Features the high-fidelity SHM-CD format (fully compatible with standard CD player) and the latest remastering (24bit 192kHz). Carried by its almost impossibly infectious eponymous opening track, The Sidewinder helped foreshadow the sounds of boogaloo and soul-jazz with its healthy R&B influence and Latin tinge. While the rest of the album retreats to a more conventional hard bop sound, Morgan's compositions are forward-thinking and universally solid. Only 25 at the time of its release, Morgan was accomplished (and perhaps cocky) enough to speak of mentoring the great Joe Henderson, who at 26 was just beginning to play dates with Blue Note after getting out of the military.
Features the high-fidelity SHM-CD format (fully compatible with standard CD player) and the latest remastering (24bit 192kHz). This long-lost Lee Morgan session was not released for the first time until it was discovered in the Blue Note vaults by Michael Cuscuna in 1984; it has still not been reissued on CD. Originals by Cal Massey, Duke Pearson ("Is That So") and Walter Davis, in addition to a couple of surprising pop tunes ("What Not My Love" and "Once in My Lifetime") and Morgan's title cut, are well-played by the quintet (which includes the trumpeter/leader, Hank Mobley on tenor, pianist Cedar Walton, bassist Paul Chambers and drummer Billy Higgins).
Lee Morgan's final studio recording before he was murdered was initially released as a two-fer LP, and the original recordings without alternate takes are included here on one CD. This was a fertile creative time for Morgan, as rivals Freddie Hubbard and Woody Shaw were embracing the electrified sounds of the times and Morgan followed suit. Harold Mabern is on the Fender Rhodes piano, tenor saxophonist Billy Harper proves a formidable front-line mate, and the vibrant Bobbi Humphrey is heard on flute before she commercialized her sound.
Lost genius from trumpeter Lee Morgan – a session recorded for Blue Note in 1967, but not issued until the late 70s – and even then, only for a very short time! The session has Morgan moving into that wonderful last stage of his career – working in tight formation towards a sound that still had that groovier hardbop styles of earlier recordings, but which also unfolds towards a more ambitious spiritual jazz mode. The writing on the session is superb – original tunes that crackle with energy in a surge of dark notes and shadowy moods, inspiring the soloists to express themselves at levels that rank with their best work of the time!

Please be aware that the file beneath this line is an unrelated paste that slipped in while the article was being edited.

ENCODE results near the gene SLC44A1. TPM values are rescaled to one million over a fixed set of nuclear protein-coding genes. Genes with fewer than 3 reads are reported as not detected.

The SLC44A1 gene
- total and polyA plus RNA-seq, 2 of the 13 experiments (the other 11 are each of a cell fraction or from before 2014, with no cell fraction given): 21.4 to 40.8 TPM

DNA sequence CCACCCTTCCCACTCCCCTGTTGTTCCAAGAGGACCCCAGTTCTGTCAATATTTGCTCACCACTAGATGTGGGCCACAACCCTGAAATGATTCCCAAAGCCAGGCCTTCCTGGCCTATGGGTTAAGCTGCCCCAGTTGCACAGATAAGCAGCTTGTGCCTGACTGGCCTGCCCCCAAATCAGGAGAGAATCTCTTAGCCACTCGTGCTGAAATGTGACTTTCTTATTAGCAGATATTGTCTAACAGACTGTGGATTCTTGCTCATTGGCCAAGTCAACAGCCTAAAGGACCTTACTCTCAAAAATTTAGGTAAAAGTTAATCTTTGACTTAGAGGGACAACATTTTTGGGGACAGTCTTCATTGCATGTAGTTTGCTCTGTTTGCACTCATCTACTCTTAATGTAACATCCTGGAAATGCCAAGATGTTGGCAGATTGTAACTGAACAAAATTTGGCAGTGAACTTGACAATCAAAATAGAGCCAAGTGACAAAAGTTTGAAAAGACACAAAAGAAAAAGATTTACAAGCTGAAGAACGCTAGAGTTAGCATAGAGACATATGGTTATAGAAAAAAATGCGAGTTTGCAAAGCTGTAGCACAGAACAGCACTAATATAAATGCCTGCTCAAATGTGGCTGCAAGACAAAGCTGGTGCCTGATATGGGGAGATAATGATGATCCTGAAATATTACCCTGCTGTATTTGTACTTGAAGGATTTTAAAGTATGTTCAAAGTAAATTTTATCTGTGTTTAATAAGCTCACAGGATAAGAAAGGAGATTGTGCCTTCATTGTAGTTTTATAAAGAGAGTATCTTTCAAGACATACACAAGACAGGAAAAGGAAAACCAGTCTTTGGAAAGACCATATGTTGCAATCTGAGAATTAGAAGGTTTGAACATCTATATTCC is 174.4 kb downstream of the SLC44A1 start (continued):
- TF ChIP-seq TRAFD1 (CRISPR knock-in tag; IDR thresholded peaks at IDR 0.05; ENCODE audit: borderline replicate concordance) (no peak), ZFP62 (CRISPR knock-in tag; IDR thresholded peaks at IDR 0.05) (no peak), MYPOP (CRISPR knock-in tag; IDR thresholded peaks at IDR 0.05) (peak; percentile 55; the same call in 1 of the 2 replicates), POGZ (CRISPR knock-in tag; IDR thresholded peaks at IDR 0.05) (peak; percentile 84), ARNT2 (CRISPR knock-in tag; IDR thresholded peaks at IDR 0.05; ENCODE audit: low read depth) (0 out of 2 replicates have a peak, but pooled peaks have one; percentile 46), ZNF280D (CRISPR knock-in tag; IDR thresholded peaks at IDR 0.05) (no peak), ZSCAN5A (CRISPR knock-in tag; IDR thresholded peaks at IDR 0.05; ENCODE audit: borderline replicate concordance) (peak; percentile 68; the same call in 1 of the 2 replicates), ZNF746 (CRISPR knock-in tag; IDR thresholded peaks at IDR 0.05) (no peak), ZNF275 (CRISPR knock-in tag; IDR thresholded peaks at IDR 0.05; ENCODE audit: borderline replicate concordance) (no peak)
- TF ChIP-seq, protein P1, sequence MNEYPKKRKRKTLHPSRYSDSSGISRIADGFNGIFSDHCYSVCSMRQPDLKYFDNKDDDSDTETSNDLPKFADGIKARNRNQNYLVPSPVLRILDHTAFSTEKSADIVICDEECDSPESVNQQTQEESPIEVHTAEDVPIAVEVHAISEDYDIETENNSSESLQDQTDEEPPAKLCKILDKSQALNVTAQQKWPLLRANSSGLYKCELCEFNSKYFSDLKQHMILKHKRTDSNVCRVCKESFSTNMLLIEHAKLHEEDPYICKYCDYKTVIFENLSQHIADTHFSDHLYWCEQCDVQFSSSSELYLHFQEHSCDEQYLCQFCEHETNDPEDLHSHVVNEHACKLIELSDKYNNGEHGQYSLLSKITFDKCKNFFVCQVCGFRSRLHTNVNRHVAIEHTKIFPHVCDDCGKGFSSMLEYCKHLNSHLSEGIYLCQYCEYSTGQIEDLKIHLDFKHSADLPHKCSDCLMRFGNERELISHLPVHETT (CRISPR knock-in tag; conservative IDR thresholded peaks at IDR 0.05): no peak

Features SHM-CD format and the latest 24bit 192kHz remastering. As Lee Morgan's career moved from hard and post-bop to soul-jazz, Delightfulee serves as a further bridge in a half-and-half fashion. Four of the seven cuts feature his potent quintet with a young and emerging tenor saxophonist, Joe Henderson, as his front line mate, McCoy Tyner ever brilliant on piano, and Billy Higgins firing up the rhythm as only the drummer could. The remainder of the date consists of tracks orchestrated by Oliver Nelson featuring an 11-piece ensemble. There are two selections that feature versions of compositions with both configurations.
Features SHM-CD format and the latest 24bit 192kHz remastering. From late 1967 through 1968, Lee Morgan fronted a fine sextet with alto saxophonist Jackie McLean and the less-heralded tenor saxophonist Frank Mitchell. The group recorded The Sixth Sense, but by September of 1968, Morgan, Mitchell, and drummer Billy Higgins remained, the band revamped and reduced to a quintet. Where McLean's contribution was very telling in terms of the combo's overall sound, the quintet was able to further display the quiet confidence and competence Mitchell held.
Ernie Henry was one of Riverside's earliest "discoveries." He recorded for the label, as a leader and as a sideman with Thelonious Monk and Kenny Dorham, for little more than a year before his sudden death at the end of 1957. The brilliant and unrealized promise of the young alto saxophonist, which was just beginning to be recognized (he was with Dizzy Gillespie's big band when he died), was dramatically exhibited on this final collection, one side of which is from an unfinished album featuring good friends and colleagues like Lee Morgan, Benny Golson, Wynton Kelly, Paul Chambers, and Philly Joe Jones.
Lee Morgan’s first meeting on record with Clifford Jordan was in June 1957, when Morgan was about to turn nineteen and Jordan had just begun making a name for himself. After their first collaboration, the precocious Morgan occasionally called Jordan to play tenor on his recordings; thus they recorded together twice in 1960 and once in January 1962.